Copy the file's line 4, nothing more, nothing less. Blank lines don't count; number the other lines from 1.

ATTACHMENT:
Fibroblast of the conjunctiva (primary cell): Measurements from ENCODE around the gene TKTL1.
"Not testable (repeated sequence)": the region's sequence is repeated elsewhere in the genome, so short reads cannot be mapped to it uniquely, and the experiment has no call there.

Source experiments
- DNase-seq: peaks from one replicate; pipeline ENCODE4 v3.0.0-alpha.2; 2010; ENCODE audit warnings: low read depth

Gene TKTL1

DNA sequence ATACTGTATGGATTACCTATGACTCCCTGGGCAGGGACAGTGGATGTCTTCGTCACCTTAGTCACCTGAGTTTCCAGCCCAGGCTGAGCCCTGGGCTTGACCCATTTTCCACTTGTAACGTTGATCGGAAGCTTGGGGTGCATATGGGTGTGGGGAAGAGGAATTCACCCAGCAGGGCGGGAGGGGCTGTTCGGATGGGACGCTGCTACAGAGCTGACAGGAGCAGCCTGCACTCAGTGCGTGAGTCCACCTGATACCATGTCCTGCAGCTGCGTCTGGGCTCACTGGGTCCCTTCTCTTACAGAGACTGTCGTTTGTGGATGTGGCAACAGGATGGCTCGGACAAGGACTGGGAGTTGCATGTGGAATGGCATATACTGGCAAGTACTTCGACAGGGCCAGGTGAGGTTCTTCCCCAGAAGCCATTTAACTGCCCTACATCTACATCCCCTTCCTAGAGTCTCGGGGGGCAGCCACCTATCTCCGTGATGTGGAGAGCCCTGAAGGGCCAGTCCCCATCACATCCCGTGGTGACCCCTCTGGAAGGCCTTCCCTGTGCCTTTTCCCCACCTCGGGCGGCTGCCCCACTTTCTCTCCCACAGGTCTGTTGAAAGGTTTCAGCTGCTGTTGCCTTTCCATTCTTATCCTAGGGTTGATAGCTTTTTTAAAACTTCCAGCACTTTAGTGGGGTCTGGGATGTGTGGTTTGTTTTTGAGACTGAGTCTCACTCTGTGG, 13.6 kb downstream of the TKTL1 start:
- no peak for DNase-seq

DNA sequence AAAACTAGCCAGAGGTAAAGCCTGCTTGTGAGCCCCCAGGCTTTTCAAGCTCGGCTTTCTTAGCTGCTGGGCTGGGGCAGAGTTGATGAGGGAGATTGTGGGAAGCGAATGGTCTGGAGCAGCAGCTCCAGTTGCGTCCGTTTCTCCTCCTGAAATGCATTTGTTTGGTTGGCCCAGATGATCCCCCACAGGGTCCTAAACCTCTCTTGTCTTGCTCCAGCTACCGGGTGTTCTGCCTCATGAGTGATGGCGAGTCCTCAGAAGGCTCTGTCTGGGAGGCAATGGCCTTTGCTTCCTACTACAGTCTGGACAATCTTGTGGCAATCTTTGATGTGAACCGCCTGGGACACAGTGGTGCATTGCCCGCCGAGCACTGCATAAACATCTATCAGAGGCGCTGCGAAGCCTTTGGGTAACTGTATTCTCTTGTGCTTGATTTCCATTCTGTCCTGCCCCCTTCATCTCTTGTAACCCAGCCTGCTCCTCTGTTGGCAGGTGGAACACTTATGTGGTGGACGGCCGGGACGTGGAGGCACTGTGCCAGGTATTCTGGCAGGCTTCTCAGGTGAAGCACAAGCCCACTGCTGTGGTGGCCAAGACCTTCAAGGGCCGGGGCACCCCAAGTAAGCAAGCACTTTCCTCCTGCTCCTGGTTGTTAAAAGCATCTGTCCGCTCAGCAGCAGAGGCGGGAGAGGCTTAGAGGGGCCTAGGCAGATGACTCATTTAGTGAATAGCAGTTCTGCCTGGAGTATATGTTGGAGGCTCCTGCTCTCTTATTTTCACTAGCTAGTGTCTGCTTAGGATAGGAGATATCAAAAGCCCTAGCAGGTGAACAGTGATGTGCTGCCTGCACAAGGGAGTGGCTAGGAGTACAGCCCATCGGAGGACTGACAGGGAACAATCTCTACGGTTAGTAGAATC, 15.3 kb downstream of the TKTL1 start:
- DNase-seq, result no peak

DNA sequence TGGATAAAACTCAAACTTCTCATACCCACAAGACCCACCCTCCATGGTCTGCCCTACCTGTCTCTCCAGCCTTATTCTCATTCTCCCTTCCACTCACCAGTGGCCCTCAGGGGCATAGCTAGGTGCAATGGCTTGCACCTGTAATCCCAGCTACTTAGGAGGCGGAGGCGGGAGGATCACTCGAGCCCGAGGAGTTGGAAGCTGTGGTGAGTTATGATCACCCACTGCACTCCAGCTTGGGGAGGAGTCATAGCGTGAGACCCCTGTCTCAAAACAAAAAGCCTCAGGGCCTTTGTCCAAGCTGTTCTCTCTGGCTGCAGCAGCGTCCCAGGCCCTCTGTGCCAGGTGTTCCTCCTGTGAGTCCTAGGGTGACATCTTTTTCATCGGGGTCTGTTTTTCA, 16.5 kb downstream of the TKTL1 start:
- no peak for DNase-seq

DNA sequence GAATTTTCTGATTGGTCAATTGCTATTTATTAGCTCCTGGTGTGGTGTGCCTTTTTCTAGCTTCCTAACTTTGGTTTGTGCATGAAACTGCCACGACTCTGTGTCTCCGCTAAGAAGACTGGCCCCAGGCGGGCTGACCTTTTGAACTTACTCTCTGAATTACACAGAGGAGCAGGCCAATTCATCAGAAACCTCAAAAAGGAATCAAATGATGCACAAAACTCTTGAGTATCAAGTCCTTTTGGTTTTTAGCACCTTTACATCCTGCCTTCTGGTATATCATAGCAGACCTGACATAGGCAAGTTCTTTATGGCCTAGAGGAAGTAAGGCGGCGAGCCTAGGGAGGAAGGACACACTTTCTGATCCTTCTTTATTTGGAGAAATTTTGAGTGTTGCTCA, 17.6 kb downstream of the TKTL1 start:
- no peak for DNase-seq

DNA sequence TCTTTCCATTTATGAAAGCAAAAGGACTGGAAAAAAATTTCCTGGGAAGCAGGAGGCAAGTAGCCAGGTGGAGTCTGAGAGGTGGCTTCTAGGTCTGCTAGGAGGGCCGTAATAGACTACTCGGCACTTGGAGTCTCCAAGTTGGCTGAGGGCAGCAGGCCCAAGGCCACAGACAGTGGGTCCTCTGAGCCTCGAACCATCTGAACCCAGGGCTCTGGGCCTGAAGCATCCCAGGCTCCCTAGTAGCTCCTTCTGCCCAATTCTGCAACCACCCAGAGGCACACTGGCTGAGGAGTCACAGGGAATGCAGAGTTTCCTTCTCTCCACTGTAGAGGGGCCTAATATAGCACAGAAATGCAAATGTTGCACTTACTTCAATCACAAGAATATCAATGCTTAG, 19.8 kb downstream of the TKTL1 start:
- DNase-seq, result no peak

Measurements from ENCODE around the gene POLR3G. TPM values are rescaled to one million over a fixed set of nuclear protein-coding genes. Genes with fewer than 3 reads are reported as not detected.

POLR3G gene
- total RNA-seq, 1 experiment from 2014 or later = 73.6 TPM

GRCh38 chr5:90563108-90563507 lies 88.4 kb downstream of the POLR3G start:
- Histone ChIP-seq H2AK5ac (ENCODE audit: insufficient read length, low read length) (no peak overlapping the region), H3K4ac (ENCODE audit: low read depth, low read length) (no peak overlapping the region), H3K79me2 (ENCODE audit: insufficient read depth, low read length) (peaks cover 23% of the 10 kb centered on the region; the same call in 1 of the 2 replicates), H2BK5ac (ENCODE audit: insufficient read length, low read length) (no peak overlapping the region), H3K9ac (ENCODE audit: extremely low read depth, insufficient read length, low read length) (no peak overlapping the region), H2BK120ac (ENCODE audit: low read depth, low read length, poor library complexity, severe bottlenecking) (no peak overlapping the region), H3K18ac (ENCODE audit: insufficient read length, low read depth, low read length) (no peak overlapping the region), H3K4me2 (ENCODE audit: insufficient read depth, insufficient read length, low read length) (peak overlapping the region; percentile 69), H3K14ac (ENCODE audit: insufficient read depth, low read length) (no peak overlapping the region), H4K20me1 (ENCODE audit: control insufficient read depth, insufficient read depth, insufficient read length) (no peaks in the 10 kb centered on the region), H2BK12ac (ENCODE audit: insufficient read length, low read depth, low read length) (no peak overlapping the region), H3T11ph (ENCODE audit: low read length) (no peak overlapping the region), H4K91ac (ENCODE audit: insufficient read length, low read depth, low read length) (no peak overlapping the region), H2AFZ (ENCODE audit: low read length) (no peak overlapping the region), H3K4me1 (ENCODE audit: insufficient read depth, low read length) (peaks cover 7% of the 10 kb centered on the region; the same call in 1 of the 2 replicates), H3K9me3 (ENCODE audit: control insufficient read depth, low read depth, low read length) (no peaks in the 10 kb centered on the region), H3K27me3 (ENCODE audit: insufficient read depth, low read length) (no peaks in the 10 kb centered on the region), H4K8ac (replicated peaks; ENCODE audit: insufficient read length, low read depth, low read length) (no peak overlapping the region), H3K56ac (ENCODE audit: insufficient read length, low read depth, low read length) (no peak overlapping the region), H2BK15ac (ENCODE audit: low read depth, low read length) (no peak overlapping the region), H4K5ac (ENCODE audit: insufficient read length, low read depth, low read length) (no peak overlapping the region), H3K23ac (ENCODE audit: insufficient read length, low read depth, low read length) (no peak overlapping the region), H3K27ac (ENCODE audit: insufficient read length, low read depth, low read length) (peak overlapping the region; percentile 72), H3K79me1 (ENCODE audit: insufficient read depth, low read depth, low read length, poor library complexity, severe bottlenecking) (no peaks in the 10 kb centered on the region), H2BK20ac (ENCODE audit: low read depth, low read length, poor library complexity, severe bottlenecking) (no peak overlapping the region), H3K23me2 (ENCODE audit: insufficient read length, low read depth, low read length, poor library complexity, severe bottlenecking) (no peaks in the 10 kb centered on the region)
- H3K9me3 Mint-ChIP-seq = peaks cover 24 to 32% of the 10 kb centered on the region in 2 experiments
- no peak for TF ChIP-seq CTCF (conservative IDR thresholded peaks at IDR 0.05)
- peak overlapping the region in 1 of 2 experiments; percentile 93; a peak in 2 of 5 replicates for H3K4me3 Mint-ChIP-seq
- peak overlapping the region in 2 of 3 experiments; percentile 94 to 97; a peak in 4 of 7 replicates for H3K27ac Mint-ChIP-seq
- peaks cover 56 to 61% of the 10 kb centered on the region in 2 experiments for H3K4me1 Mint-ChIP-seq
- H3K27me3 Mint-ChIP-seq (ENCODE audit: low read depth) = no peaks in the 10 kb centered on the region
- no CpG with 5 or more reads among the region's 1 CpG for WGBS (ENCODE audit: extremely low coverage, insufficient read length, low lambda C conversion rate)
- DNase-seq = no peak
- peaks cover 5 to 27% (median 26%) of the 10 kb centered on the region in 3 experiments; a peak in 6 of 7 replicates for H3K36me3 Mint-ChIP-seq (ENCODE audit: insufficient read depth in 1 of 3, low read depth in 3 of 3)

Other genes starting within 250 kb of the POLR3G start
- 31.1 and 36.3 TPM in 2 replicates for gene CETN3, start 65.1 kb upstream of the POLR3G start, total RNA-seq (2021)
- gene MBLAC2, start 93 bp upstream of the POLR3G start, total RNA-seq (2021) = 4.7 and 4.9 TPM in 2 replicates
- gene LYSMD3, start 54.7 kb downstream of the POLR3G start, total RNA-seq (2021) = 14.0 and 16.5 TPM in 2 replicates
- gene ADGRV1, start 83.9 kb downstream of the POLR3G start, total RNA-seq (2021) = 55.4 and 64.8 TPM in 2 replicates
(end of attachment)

- DNase-seq: peaks from one replicate; pipeline ENCODE4 v3.0.0-alpha.2; 2010; ENCODE audit warnings: low read depth